We are living in a video world. A world of images in motion.
Modern-day audiences are accustomed to learning through video. In fact, the Cisco Visual Networking Index: Forecast and Trends Report for 2017-2022, estimates that 82% of the web’s global traffic is video-related traffic.
The report goes on to state that “the implications of video growth are difficult to overstate.” We concur.
It means we are presenting to audiences who are accustomed to being engaged by moving visuals. Audience members are used to processing information in formats that involve a lot of motion. So as speakers, we need to be aware of this shift. And we need to capitalize on it. Standing behind a lectern or using boring, stationary slides won’t engage an audience who has adapted to a world in motion.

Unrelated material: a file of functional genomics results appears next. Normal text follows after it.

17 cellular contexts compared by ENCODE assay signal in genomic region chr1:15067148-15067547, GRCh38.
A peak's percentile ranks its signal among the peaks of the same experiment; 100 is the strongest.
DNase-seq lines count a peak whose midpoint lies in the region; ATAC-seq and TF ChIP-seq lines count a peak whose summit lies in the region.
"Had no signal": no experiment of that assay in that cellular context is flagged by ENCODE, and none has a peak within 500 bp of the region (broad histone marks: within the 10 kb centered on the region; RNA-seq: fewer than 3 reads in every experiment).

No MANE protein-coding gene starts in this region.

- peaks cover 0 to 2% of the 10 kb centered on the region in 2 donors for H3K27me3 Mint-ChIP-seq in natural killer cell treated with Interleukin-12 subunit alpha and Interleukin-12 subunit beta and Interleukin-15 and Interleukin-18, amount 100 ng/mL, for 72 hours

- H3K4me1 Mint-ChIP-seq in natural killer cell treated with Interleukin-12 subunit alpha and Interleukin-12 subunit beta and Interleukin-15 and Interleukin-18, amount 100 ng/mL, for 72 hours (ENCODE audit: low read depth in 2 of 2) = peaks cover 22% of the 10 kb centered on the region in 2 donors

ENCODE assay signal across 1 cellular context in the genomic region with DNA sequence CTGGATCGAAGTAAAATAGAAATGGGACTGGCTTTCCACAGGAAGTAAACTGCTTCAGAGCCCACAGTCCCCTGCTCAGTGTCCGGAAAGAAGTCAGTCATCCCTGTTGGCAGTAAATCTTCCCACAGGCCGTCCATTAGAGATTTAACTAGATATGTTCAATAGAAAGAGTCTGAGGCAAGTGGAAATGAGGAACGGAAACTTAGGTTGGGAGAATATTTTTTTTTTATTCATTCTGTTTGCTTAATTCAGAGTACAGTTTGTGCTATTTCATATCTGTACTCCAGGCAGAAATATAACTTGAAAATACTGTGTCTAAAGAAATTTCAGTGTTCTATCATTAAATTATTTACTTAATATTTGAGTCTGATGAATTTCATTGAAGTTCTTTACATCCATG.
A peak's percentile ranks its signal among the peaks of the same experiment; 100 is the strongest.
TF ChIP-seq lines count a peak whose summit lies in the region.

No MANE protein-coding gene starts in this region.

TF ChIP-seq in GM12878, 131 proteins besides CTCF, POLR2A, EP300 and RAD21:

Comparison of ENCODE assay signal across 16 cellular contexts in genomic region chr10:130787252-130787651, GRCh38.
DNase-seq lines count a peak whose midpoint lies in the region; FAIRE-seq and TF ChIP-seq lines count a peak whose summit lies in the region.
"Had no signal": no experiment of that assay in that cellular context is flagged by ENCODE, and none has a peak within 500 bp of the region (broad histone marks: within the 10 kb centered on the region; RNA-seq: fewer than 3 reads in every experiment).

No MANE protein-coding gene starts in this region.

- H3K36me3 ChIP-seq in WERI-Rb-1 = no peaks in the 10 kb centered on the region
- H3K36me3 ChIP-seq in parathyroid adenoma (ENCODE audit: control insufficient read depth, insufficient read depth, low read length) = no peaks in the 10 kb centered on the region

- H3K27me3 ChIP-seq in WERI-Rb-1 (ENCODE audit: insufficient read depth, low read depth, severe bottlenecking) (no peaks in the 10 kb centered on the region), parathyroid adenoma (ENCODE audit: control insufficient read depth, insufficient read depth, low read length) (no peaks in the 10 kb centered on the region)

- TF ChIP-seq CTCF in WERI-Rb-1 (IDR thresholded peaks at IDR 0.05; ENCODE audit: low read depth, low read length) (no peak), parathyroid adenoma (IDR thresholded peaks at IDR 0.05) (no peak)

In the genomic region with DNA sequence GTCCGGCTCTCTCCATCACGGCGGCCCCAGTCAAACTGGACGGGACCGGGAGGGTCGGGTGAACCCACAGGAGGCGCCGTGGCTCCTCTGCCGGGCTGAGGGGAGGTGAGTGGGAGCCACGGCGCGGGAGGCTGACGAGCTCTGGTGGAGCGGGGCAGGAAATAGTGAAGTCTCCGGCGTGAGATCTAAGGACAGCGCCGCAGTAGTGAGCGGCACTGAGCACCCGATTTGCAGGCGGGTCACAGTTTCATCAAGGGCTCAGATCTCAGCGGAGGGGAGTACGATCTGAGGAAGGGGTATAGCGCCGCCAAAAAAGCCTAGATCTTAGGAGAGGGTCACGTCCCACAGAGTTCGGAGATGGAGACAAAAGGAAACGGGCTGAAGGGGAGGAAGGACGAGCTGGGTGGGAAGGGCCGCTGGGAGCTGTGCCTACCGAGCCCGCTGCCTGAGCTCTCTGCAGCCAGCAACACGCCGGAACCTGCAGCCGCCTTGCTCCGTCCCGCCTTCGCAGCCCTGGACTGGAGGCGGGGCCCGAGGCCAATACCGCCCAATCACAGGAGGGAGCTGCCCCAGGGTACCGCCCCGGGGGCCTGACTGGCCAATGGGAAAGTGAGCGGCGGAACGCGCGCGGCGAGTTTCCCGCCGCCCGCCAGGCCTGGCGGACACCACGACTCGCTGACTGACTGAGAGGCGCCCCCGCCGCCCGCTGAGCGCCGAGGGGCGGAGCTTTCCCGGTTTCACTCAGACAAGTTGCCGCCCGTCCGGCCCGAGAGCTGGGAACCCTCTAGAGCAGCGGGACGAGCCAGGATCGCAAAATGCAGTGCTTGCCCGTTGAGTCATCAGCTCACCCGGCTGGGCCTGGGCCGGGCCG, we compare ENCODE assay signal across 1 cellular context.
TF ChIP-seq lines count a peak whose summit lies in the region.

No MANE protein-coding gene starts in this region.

Research from Abrams & Christ in 2003 found that when something stationary starts to move, that onset of motion is “particularly potent for capturing attention.” It’s important to note that in this research, it was specifically the onset of motion which was most engaging, not constant motion. Participants were especially attracted to that transition from stillness to motion.
Presentation coach Jerry Weissman says, “The highly sensitive optic nerves in your audience’s eyes cause them to react involuntarily to light and motion.” In other words, when something starts to move, we can’t help but to look at it. So every time something that was still moves, your audience notices it.
Since we know that the onset of motion can help us gain and maintain audience attention, we should use it strategically in our presentations. Here are a few ways we can do that:
As speakers, we want to create messages and images that truly move our audiences. The secret to that might be right in front of our eyes. As we think about creating moving presentations, we need to think about creating moving presentations.
Ethos3 exists to help you develop, design, and deliver masterful presentations. Ready to create a moving presentation?
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